Legendary sports car designer Ferdinand Porsche (yes, that Porsche) died today at the age of 76 in Salzburg, Austria.
Ferdinand (nicknamed “Butzi”) Porsche was born into the auto business, with his grandfather having designed the original Volkswagen Beetle for the Nazis of all people (and even some tanks used by the regime in WWII). But it was Ferdinand who designed the 911 sports car (the original Porsche), and the company that is so well known today. He also made a comeback to help the company through an economic slump from 1990 through 1993, and served as honorary president of its supervisory board until his death.
“There has not been a single individual whose contribution to the Porsche brand over the decades since the ’60′s has been greater than that of Ferdinand ‘Butzi’ Porsche,” said Mike Sullivan, who owns the Porsche dealership in Torrance. “His iconic design of the original 911 has elevated Porsche to the top of the automotive world.” Sullivan continued, singling out the 911 sports car, saying that it “has singularly dominated sports car racing for most of the last 40 years as well as making Porsche the world’s most profitable auto manufacturer.”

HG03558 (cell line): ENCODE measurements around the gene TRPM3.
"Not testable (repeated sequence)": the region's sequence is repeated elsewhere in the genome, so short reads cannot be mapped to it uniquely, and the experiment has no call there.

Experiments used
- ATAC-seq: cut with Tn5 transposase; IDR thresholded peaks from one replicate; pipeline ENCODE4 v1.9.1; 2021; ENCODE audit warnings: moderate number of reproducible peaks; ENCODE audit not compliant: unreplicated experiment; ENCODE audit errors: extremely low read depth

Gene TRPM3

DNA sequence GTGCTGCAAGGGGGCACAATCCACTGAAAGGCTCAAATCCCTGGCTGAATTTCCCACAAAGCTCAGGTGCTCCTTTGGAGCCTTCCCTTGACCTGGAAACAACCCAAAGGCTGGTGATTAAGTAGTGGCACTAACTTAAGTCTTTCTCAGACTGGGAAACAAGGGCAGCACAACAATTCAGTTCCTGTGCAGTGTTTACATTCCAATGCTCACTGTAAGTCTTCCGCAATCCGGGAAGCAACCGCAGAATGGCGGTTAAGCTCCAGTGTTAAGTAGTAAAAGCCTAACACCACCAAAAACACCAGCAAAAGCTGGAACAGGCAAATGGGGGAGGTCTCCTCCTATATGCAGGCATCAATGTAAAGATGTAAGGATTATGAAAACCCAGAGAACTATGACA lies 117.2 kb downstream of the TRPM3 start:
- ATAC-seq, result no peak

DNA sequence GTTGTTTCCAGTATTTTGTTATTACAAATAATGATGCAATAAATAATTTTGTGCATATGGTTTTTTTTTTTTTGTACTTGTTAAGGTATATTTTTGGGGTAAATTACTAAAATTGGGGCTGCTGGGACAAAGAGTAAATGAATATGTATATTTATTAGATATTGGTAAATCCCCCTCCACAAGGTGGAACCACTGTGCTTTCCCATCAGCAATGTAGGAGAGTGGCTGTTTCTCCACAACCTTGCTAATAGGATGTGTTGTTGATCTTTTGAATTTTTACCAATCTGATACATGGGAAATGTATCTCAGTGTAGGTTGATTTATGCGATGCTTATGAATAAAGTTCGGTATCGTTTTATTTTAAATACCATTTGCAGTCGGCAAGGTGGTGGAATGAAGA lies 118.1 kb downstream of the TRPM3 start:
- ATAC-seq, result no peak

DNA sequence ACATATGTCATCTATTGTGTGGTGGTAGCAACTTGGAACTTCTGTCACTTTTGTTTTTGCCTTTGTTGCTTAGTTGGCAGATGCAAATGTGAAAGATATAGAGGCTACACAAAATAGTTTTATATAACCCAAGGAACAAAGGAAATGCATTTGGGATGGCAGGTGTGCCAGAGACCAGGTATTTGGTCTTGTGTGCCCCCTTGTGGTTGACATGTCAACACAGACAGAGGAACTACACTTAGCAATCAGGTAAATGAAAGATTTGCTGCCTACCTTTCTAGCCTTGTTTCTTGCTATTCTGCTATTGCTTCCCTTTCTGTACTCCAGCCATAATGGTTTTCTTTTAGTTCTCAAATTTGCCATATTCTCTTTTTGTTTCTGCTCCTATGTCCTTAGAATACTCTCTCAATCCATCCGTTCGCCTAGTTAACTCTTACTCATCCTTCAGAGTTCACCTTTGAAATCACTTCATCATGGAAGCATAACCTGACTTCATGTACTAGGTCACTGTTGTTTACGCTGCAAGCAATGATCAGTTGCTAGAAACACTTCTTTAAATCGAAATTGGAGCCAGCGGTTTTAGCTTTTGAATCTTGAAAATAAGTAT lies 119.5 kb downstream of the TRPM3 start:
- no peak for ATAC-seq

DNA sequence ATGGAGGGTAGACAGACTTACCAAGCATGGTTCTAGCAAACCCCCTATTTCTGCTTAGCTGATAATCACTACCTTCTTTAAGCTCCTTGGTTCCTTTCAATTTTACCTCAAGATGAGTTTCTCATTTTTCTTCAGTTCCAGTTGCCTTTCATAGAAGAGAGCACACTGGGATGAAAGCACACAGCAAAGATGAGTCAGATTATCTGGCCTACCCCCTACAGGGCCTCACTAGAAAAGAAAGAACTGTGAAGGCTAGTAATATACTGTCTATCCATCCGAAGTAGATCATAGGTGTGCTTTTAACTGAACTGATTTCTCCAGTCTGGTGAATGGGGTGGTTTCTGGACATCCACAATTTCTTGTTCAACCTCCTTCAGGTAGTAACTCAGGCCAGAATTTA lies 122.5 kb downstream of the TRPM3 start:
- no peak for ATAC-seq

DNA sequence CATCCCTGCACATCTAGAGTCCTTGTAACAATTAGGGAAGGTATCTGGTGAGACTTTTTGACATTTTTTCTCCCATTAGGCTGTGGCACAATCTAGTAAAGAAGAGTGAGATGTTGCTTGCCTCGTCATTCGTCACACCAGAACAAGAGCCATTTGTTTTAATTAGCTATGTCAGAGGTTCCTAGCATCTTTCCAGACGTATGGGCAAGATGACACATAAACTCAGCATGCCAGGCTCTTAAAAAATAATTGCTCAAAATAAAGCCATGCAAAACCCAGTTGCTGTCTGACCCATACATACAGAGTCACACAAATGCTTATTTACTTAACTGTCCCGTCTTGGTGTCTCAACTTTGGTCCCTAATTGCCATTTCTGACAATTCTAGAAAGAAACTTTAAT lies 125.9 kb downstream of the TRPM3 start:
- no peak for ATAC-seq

“He established a design culture in our company that has shaped our sports car to this very day,” said Matthias Muller, chief executive of Porsche AG. “His philosophy of good design is a legacy to us that we will honor for all time.”
“Every designer has tremendous respect for Butzi’s influence. His work underscored the proof that small, passionate teams can accomplish great things,” said said Stewart Reed, Chairman of Transportation Design at Art Center College of Design in Pasadena. He added that Porsche’s work has had a global influence.
Though he remained busy throughout the rest of his life, Ferdinand Porsche’s kingdom and legacy is built on one design put to paper over four decades ago. “A product that is coherent in form requires no embellishment. It is enhanced by the purity of its form,” Porsche said of his design work. “Good design should be honest.”